To mark the 70th anniversary of the partition of India, Bhuchar Boulevard’s production of Child of the Divide made its latest stop at the Unity Theatre in Liverpool as part of the company’s UK Tour for 2017.
Giselle is arguably one of the most famous romantic ballets and has been performed all over the world since the 1800s. The original tale of Giselle follows a peasant girl who falls in love with the wealthy Albrecht. In this adaptation we see Giselle (Tamara Rojo) as a migrant worker in a garment factory which has faced closure. A large wall blocks the workers prospects and any opportunity whilst keeping Giselle and her lover Albrecht (James Streeter) apart.
This was the debut production from newly established This Just In Theatre Company with writer and director Jay Giblin’s short piece set during early Twentieth century Russia and culminating in the October Revolution.
Compelling and Intense Production
Following its festival success in 2014, Stephen Smith’s Committed returns with this production from Falling Doors Theatre. Written following Smith’s own experiences as a concerned Belfast resident during the aftermath of the ceasefire, and directed here by Sarah Van Parys – a LJMU and Young Everyman Playhouse Director’s Course graduate - this is a compelling and intense play that captures the ever-difficult twists and turns of the Troubles.
I'm going to have to google 'Golem', although most of us know it's some kind of monster; interestingly, the two biggest growth industries are leisure and information, and this production mashes them together in the most graphic, surreal way,
Graeae Theatre Company’s raucous musical featuring the music of Ian Drury and the Blockheads pogos into the Liverpool Everyman. The concept of the show is straightforward, as we’re invited into the pub to watch Vinnie and friends perform a play in memory of his late dad.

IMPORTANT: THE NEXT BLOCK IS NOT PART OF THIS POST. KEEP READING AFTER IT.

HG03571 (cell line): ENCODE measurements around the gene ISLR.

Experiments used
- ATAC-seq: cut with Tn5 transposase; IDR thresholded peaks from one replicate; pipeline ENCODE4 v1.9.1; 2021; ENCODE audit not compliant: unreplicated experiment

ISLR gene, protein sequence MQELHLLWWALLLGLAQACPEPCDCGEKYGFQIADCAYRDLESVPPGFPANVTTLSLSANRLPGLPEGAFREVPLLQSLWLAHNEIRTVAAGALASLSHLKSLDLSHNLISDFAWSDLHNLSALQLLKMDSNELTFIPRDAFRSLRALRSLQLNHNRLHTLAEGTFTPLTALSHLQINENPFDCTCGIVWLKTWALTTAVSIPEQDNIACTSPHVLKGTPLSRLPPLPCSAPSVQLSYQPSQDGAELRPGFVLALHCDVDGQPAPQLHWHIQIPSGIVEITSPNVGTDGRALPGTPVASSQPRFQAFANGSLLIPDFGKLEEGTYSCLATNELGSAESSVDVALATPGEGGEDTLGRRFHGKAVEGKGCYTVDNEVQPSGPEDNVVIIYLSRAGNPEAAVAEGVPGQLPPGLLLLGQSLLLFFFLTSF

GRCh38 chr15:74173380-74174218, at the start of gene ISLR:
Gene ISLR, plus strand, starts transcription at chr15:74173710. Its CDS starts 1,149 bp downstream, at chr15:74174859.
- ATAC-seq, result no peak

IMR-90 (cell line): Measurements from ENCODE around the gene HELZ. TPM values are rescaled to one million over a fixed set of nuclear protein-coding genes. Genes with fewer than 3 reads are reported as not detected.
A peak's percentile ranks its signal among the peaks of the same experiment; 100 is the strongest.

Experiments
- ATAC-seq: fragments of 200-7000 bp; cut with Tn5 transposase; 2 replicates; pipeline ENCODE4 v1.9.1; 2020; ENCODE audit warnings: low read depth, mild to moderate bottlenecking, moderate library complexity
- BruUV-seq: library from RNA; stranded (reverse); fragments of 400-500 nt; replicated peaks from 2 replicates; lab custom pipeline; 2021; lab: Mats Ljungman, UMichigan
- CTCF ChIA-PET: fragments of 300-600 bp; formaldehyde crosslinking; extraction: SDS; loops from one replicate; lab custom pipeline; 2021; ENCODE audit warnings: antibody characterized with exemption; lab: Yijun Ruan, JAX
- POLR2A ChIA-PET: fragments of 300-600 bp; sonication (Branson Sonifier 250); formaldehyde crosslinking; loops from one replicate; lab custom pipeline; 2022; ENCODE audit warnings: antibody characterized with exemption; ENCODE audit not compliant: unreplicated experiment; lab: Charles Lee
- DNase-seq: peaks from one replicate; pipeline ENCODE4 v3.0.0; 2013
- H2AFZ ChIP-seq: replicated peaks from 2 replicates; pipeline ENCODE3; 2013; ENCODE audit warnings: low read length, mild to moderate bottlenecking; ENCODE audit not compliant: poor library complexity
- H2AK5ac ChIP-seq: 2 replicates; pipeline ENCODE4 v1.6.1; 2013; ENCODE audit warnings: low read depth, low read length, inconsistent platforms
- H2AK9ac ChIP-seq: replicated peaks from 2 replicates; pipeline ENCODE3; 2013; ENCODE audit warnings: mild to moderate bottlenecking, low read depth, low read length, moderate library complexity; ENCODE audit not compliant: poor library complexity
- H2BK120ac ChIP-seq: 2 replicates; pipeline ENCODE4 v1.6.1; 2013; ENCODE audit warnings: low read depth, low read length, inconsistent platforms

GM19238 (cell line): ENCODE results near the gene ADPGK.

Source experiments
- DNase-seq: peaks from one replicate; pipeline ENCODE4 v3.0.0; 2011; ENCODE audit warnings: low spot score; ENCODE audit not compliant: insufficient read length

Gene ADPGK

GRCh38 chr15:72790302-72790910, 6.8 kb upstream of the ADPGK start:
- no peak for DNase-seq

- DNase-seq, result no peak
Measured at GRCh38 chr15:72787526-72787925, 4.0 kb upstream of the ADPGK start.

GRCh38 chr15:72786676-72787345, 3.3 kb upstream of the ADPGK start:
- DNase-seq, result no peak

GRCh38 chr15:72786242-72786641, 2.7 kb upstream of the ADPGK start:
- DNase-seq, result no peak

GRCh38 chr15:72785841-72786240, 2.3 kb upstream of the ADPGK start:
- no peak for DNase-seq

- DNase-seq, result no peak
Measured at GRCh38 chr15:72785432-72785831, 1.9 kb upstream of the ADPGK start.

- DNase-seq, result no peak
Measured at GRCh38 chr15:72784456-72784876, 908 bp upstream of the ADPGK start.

As the storm battered down on Liverpool, I took refuge in the beautiful Empire theatre, with Neon lights and lots of energy, Flashdance -The Musical was my Solace.
Glitter fuelled “gig-theatre”, full of quirky promise, cultural references and shining with hope, Brigitte Aphrodite’s show definitely packs a punch. From the opening encouragement to “glitter up” to the epic pom-pom finale this is a non-stop raucous rollercoaster.
As the film, ‘Rita, Sue And Bob Too’ celebrates its 30th anniversary, Out of Joint, Octagon Theatre and The Royal Court Theatre present ‘Rita Sue and Bob Too’ at The Playhouse, directed by the play’s original world premier director, Max Stafford-Clark. Years later and it is still a fascinating piece of work, expertly executed and perhaps more relevant than ever.
The latest one man show from Tayo Aluko sees him explore the life of Tunji Sowande, a Nigerian born lawyer who became the first black head of a major barrister’s chambers in 1968. At this time, it felt – as Sowande notes in the show – as if ‘the world was falling apart around us’. One doesn’t need to read Aluko’s informed programme notes to see the parallels between then and now.
Adapted from Es’kia Mphahlele’s short story The Suitcase tells the story of a young couple who leave their village heading for the big city with ‘pockets full of dreams’ to find a better life. Set against the bleak backdrop of 1950s apartheid South Africa the show follows Timi and Namhla from their initial confusion at the bustle of Durban (they think the train announcements are the voice of God) to their increasing frustration as Timi is unable to secure work, and the ‘desperate chance’ Timi takes to try and secure a better life for them both.
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